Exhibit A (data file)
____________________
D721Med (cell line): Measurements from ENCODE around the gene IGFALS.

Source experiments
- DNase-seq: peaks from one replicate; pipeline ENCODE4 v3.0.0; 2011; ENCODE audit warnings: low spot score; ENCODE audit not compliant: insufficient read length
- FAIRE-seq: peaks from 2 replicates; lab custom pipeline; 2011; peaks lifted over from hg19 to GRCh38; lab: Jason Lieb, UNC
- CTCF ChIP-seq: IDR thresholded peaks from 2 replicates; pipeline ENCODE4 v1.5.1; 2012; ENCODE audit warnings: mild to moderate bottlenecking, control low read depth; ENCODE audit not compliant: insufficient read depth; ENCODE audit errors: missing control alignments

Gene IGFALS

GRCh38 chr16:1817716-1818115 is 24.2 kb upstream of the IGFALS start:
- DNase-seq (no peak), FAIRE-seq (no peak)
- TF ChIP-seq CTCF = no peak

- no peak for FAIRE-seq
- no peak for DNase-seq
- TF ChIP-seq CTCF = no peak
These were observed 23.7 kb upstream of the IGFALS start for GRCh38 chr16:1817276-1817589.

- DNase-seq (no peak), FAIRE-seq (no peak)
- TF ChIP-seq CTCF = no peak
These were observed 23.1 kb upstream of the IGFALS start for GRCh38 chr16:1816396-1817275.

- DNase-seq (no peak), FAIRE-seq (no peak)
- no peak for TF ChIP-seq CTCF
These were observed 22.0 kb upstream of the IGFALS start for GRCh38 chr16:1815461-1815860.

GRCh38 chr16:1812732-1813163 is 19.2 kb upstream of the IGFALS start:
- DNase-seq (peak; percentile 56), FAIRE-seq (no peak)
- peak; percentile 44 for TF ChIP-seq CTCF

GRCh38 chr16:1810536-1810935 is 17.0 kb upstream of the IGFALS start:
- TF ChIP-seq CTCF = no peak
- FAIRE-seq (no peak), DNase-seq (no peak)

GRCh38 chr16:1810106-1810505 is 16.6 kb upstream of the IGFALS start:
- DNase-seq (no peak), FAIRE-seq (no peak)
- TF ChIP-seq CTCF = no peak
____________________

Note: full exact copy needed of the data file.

D721Med (cell line): Measurements from ENCODE around the gene IGFALS.

Source experiments
- DNase-seq: peaks from one replicate; pipeline ENCODE4 v3.0.0; 2011; ENCODE audit warnings: low spot score; ENCODE audit not compliant: insufficient read length
- FAIRE-seq: peaks from 2 replicates; lab custom pipeline; 2011; peaks lifted over from hg19 to GRCh38; lab: Jason Lieb, UNC
- CTCF ChIP-seq: IDR thresholded peaks from 2 replicates; pipeline ENCODE4 v1.5.1; 2012; ENCODE audit warnings: mild to moderate bottlenecking, control low read depth; ENCODE audit not compliant: insufficient read depth; ENCODE audit errors: missing control alignments

Gene IGFALS

GRCh38 chr16:1817716-1818115 is 24.2 kb upstream of the IGFALS start:
- DNase-seq (no peak), FAIRE-seq (no peak)
- TF ChIP-seq CTCF = no peak

- no peak for FAIRE-seq
- no peak for DNase-seq
- TF ChIP-seq CTCF = no peak
These were observed 23.7 kb upstream of the IGFALS start for GRCh38 chr16:1817276-1817589.

- DNase-seq (no peak), FAIRE-seq (no peak)
- TF ChIP-seq CTCF = no peak
These were observed 23.1 kb upstream of the IGFALS start for GRCh38 chr16:1816396-1817275.

- DNase-seq (no peak), FAIRE-seq (no peak)
- no peak for TF ChIP-seq CTCF
These were observed 22.0 kb upstream of the IGFALS start for GRCh38 chr16:1815461-1815860.

GRCh38 chr16:1812732-1813163 is 19.2 kb upstream of the IGFALS start:
- DNase-seq (peak; percentile 56), FAIRE-seq (no peak)
- peak; percentile 44 for TF ChIP-seq CTCF

GRCh38 chr16:1810536-1810935 is 17.0 kb upstream of the IGFALS start:
- TF ChIP-seq CTCF = no peak
- FAIRE-seq (no peak), DNase-seq (no peak)

GRCh38 chr16:1810106-1810505 is 16.6 kb upstream of the IGFALS start:
- DNase-seq (no peak), FAIRE-seq (no peak)
- TF ChIP-seq CTCF = no peak